Longtime Keizer resident and Salem-Keizer School Board vice chairman Chuck Lee announced his candidacy for Oregon State Representative on Wednesday, March 12.
“I am committed to growing Oregon’s economic vitality,” said Lee, president of the Mountain West Career and Technical Institute. “With strategic investment and innovative public private partnerships we can develop a workforce that is so highly skilled and trained that our state becomes a magnet for new businesses and supports existing regional industry.”
Lee, who will run as an independent, seeks to fill the seat currently held by Rep. Kim Thatcher, who is running for state Senate. Bill Post and Barbara Jensen have previously announced their candidacy to run as Republicans.
“My non-partisan experience the last 14 years serving on the Keizer City Council and the Salem-Keizer School Board has shown me that when we can remove a pre-disposed definition of values and votes, we build a strong foundation for transparent and honest conversation and sound decision making,” Lee said.
As the former president of Blanchet Catholic School, Lee states his main priorities are rooted in his experience working with educators, children and their families, elected officials, community leaders and businesses that are committed to an Oregon that thrives and comes together in spite of tough economic challenges. He helped build Blanchet into a school that graduates 95 percent of students onto four year colleges.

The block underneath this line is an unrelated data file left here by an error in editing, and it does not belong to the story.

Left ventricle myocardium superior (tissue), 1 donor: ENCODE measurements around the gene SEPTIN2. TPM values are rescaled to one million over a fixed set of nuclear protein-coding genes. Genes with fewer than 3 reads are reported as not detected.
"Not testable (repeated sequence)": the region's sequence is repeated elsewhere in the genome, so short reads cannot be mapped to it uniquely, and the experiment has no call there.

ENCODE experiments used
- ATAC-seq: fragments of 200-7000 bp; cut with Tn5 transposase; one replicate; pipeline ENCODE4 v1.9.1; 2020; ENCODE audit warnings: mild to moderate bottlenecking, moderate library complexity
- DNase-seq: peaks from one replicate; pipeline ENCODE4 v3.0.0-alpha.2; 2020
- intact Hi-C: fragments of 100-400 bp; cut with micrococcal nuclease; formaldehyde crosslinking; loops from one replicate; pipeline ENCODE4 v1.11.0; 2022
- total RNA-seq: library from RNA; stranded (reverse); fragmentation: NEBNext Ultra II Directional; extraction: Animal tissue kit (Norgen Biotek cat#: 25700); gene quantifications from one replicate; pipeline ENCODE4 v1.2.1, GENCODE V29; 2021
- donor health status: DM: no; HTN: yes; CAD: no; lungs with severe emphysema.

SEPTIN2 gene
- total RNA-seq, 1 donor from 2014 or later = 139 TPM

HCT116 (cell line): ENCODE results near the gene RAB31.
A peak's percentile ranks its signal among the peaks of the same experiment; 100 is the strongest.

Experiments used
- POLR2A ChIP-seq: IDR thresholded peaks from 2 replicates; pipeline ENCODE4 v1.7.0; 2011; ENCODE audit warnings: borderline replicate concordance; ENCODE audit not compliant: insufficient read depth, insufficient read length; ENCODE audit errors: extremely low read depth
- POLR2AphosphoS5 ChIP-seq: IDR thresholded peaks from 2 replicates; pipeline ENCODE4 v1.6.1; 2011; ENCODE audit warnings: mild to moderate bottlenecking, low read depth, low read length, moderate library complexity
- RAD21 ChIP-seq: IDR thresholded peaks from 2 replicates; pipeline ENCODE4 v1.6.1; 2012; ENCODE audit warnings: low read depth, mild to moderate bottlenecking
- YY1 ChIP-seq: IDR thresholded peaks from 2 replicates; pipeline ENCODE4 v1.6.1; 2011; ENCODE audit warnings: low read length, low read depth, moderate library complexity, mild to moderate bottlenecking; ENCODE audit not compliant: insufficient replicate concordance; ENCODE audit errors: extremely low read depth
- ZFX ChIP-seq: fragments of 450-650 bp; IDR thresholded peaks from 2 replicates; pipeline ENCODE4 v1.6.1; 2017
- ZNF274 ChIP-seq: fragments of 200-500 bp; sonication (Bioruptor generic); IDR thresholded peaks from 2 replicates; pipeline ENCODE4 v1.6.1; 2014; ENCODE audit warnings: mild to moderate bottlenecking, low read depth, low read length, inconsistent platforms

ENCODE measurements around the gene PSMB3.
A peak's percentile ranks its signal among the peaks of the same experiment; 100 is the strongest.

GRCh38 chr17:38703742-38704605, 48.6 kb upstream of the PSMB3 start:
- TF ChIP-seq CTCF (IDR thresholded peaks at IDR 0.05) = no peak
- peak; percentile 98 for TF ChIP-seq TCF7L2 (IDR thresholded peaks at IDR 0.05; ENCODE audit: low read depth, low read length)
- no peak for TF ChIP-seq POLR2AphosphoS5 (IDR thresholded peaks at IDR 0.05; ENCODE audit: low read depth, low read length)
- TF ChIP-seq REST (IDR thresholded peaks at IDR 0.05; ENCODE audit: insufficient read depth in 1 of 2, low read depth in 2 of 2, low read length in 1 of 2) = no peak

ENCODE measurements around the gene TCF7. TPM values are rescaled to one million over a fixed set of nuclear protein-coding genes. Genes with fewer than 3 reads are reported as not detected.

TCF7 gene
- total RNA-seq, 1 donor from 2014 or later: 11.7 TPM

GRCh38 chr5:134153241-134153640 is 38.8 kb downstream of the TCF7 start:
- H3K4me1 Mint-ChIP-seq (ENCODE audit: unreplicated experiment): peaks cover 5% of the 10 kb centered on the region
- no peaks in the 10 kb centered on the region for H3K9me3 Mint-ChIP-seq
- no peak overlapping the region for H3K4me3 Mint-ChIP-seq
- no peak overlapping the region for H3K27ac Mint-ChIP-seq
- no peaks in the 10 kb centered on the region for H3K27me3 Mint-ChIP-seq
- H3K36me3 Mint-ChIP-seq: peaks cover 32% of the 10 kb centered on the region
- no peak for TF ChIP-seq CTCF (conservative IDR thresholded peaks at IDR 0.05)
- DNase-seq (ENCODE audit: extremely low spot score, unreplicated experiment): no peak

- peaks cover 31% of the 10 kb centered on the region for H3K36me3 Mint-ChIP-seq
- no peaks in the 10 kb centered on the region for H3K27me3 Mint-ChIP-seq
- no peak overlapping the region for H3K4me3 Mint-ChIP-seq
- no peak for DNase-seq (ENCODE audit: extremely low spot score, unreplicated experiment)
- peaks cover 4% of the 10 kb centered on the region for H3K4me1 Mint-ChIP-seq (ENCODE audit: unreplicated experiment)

“When leadership is so focused on partisan infighting that results in gridlock they can’t effectively identify priorities, solve problems and seize opportunities,” Lee said. “I believe our problems can be solved with hard work and the courage to compromise.”
The District 25 seat covers Keizer, St. Paul and Newberg. Lee, a father and grandfather of nine, lives in Keizer with his wife Krina, the executive director of the Salem-Keizer Education Foundation.
“My parents were foster parents,” Lee said. “I grew up with nearly 50 brothers and sisters with 50 different journeys. I know that successful pathways take empathy, patience and humility. These values will guide my service to the great people of District 25 and all Oregonians.”
When I talk with my classmates about post-graduation, it seems that most high school seniors won’t go very far to further their education. This is no different than most students that have made their way through McNary High School; in fact, it appears that many students in the country stay close to home for their higher education.
I decided to do a little more formal research than just conversations, so I asked all the students in McNary’s College Writing class where they are going to be next school year. College Writing is one of the three most rigorous courses offered at McNary; students enrolled in the class are seniors who want to further their education beyond high school. The class consists some of McNary’s top students; therefore, it’s one of the best samples to take when trying to find out where college-bound teens are going.